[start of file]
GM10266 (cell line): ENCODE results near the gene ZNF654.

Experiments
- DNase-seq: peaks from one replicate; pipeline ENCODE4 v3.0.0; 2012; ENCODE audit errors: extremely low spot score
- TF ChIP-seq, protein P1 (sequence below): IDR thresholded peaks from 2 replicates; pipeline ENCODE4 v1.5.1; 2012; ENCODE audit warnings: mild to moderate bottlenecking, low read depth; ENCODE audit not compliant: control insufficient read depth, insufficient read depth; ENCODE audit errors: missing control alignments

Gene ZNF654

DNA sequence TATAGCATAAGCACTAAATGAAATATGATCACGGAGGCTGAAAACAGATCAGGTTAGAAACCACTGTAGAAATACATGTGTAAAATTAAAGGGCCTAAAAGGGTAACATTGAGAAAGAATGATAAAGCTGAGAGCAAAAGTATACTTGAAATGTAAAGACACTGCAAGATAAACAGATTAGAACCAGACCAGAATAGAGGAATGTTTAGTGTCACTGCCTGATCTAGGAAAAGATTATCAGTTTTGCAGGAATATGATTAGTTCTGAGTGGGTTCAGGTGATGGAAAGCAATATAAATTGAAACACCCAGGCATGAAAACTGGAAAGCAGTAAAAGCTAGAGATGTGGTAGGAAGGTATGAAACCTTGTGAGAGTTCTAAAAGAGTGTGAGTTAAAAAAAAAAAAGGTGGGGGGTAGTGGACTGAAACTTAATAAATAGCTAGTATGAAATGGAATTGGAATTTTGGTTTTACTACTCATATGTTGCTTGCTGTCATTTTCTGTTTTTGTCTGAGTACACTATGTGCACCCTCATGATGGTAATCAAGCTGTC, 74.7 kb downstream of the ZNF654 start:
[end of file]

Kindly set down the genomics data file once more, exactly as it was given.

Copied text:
GM10266 (cell line): ENCODE results near the gene ZNF654.

Experiments
- DNase-seq: peaks from one replicate; pipeline ENCODE4 v3.0.0; 2012; ENCODE audit errors: extremely low spot score
- TF ChIP-seq, protein P1 (sequence below): IDR thresholded peaks from 2 replicates; pipeline ENCODE4 v1.5.1; 2012; ENCODE audit warnings: mild to moderate bottlenecking, low read depth; ENCODE audit not compliant: control insufficient read depth, insufficient read depth; ENCODE audit errors: missing control alignments

Gene ZNF654

DNA sequence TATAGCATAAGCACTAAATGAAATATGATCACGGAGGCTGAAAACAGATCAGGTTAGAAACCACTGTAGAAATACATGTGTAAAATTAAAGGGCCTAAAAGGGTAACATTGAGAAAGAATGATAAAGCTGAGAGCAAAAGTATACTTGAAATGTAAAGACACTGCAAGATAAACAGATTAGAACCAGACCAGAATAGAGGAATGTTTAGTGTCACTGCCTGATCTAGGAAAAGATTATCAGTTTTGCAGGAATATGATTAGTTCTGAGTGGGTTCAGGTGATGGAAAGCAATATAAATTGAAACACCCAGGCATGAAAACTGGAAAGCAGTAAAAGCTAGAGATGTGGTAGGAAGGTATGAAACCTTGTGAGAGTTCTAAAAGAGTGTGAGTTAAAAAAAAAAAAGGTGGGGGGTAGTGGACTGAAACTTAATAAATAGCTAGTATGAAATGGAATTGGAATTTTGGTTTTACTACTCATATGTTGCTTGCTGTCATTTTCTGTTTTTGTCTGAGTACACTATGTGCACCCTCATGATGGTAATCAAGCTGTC, 74.7 kb downstream of the ZNF654 start: